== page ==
Comcast details pharmacy, coupon, refrigerator apps in 'life management services' patent

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Comcast (Nasdaq: CMCSA) engineers have developed a system that could allow the MSO to tell subscribers when food in refrigerators is about to go bad, prescription medications are up for renewal, or if an elderly relative has stopped moving, according to a recent patent application.

While Comcast executives have said that the cloud-based Xfinity X1 digital cable service that it has rolled out in dozens of cities could allow it to rapidly deploy new interactive applications, the nation's largest cable operator has only deployed a handful of apps that can be accessed on TVs and mobile devices, including Facebook and apps that deliver horoscopes, stock prices, news, sports and traffic information.

Comcast's patent application, titled Life Management Services, offers a glimpse at new cloud-based services it could offer through Xfinity, including telemedicine and enhancements for its Xfinity Home security and automation service.


Comcast's patent application offers a possible main screen menu.

Much of the patent application focuses on how Comcast could use mobile devices to deliver push notifications, and ways to deliver messages based on the location of subscribers, and data from motion detectors installed in customer homes.

"The motion detection service can be used to determine whether more occupants are present than expected, indicating burglary, and also to be used to determine mobility of persons in each room. Mobility determining is particularly advantageous where an elderly person lives alone," Comcast wrote in the application, which was published by the U.S. Patent & Trademark Office on Dec. 26.

Comcast, which demonstrated telehealth applications in December at an event it hosted at its Silicon Valley Innovation Center, outlines in the patent how it could allow subscribers to renew prescription medications with a few clicks of a remote control, smartphone or tablet. It details additional medical devices that could be tied into its automation platform, including scales, blood pressure cuffs, glucose readers and medication monitors.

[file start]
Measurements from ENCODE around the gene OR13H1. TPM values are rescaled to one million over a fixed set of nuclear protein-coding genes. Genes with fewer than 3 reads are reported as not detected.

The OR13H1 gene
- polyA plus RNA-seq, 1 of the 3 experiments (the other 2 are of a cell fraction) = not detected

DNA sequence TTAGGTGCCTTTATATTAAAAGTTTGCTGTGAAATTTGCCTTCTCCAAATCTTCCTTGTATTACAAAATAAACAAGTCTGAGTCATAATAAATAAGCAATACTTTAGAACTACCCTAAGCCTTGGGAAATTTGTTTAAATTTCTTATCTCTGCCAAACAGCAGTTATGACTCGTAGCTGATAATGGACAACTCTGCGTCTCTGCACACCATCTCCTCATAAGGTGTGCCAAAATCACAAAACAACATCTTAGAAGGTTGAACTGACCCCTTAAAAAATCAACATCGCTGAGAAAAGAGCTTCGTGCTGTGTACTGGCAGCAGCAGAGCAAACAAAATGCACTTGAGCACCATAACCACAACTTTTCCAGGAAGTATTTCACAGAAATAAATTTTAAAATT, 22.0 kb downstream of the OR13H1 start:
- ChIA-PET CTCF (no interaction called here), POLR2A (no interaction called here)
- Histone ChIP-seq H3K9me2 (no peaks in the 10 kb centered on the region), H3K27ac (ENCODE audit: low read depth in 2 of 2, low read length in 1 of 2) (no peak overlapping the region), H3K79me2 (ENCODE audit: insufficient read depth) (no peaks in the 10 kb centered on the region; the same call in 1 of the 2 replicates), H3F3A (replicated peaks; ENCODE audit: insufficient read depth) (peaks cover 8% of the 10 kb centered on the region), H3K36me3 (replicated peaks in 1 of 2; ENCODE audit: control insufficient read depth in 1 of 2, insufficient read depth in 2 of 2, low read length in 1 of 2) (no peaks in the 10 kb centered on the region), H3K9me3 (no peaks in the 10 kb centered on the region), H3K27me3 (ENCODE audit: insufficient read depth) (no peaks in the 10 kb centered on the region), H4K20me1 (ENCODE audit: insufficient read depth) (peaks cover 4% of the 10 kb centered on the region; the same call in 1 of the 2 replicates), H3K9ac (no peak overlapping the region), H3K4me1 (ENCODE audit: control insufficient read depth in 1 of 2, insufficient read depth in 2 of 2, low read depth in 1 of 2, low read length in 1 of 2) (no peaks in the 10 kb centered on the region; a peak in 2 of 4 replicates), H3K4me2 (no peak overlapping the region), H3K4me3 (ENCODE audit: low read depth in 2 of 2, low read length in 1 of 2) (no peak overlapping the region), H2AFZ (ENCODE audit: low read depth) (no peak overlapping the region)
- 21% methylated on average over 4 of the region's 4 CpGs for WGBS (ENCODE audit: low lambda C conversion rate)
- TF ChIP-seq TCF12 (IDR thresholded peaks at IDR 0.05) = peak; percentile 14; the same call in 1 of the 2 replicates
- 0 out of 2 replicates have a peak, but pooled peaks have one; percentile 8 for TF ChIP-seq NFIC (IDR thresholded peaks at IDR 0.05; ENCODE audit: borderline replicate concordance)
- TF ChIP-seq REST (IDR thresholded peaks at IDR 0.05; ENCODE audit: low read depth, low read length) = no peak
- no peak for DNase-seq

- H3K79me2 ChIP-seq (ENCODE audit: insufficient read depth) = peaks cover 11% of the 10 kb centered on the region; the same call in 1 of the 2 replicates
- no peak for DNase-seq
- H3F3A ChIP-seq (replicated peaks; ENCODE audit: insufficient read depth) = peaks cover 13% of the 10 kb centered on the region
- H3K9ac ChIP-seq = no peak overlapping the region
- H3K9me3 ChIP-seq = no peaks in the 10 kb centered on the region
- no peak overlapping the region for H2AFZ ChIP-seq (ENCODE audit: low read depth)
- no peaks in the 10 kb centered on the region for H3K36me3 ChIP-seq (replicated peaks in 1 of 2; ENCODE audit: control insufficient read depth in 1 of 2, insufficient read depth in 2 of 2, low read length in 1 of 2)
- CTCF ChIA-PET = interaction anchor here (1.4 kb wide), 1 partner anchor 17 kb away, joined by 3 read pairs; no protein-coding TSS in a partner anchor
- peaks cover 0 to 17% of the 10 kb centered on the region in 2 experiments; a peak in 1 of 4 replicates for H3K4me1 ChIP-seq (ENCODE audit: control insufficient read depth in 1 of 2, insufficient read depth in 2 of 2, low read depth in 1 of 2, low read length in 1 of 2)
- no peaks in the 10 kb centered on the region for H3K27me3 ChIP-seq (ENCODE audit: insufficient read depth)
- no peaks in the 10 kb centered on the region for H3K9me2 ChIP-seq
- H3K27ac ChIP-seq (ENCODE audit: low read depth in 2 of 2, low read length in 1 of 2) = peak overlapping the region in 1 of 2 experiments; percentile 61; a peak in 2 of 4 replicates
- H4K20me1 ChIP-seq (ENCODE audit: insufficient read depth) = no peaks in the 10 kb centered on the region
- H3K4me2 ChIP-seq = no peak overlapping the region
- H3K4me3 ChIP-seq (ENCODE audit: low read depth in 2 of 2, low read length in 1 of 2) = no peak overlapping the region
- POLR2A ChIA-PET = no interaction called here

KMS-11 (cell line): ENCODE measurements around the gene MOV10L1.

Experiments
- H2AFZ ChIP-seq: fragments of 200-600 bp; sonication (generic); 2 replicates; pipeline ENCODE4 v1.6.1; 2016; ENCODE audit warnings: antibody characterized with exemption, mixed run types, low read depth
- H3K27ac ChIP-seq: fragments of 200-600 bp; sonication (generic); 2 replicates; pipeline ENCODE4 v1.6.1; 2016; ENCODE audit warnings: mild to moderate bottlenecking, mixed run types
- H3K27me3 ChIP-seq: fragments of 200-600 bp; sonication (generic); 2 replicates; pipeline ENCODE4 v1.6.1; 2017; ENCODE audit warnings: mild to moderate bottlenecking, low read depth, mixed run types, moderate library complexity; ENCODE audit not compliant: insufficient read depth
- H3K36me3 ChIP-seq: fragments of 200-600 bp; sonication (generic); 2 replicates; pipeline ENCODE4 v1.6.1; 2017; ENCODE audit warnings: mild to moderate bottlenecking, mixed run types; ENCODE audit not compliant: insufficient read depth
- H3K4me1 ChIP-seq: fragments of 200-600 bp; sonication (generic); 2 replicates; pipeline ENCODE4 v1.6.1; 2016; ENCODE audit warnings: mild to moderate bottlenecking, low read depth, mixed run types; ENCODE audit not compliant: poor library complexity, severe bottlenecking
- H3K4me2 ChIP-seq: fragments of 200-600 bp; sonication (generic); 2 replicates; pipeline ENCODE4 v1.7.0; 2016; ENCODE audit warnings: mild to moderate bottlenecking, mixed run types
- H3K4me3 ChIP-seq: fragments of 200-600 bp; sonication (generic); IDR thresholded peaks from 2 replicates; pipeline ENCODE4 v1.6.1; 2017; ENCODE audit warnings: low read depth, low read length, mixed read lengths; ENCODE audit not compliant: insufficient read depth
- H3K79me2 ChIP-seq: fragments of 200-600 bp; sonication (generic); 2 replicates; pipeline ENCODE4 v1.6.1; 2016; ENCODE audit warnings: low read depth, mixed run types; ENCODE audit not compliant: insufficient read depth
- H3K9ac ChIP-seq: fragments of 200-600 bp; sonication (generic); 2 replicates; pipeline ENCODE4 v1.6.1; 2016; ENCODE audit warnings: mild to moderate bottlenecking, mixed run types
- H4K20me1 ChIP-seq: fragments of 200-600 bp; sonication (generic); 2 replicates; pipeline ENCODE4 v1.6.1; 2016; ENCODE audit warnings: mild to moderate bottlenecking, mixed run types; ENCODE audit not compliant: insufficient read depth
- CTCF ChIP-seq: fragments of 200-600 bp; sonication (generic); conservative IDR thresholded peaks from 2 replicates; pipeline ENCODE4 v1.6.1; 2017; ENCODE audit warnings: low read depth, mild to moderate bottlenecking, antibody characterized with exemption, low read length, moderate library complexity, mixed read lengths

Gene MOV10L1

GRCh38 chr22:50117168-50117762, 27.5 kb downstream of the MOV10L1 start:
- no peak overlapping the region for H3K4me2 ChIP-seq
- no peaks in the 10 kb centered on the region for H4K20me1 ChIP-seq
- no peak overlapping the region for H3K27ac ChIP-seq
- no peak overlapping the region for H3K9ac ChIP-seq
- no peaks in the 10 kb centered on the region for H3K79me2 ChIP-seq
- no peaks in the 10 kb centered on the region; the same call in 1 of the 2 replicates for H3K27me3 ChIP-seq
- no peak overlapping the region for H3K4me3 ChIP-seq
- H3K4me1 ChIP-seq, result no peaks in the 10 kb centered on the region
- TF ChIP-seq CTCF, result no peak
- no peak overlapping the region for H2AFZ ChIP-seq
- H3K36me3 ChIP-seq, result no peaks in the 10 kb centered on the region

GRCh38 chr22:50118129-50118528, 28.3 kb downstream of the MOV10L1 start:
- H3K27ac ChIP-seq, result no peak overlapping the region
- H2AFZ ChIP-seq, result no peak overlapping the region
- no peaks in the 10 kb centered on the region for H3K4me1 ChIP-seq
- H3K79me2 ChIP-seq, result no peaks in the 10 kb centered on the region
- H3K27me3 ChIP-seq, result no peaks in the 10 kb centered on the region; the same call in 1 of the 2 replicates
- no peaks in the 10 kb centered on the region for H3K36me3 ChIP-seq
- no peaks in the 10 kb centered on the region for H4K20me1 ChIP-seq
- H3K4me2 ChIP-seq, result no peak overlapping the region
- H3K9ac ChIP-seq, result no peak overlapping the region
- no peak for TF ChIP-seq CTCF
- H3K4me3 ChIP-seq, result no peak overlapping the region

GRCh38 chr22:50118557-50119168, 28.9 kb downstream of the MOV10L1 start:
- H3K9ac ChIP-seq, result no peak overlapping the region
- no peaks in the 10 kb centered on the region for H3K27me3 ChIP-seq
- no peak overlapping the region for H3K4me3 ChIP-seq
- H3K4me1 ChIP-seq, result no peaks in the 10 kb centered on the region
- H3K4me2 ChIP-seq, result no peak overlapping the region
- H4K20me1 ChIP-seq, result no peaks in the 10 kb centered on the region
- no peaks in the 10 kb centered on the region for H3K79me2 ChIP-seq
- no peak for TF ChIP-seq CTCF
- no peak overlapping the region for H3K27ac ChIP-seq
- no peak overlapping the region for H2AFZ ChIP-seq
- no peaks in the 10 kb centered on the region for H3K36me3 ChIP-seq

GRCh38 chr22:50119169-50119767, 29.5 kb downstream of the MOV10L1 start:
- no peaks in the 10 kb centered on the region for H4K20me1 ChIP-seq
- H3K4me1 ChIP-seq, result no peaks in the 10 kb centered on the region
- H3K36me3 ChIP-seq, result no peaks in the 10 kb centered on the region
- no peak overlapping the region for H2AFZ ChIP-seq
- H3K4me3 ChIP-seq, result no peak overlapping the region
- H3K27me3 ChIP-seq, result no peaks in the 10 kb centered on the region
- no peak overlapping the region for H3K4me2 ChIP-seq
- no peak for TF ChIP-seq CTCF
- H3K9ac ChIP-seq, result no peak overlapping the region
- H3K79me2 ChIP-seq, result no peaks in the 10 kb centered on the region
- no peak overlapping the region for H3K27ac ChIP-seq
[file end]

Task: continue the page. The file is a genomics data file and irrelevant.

Comcast's patent includes a look at an interface for prescription renewals.

The MSO shows ways that it may be able to monetize new cloud-based services, such as a coupon application that "may deliver offers for discounted items and services from multiple coupon vendors."

Comcast also explains how it may be able to help subscribers manage the barrage of information delivered by Internet-connected devices. "Today, we are faced with a wide array of services to enhance our lifestyle. Email, text messaging, phone calls, home security information, television content and announcements, computer provided information and pop-ups, and a variety of other useful services often compete for our attention. Managing the array, however, can be difficult, as each service often requires input from the user, and the user sometimes misses important notifications. There is a constant need to improve the service experience such that the benefits to the consumer are maximized while the burden on the consumer is minimized," Comcast wrote in the patent application, which it filed at USPTO on June 20, 2012.

Comcast officials declined to comment on the patent application. Inventors named on the application include Comcast SVP of Strategic Planning Mark Coblitz, Business Development and Strategy Specialist Wendy Park, Distinguished Engineer Jim Poder and Julie Kim, former Comcast director of strategic planning.

For more:
- see the patent application

Special Report: Comcast leads cable's push for cut of $13B home security and automation market

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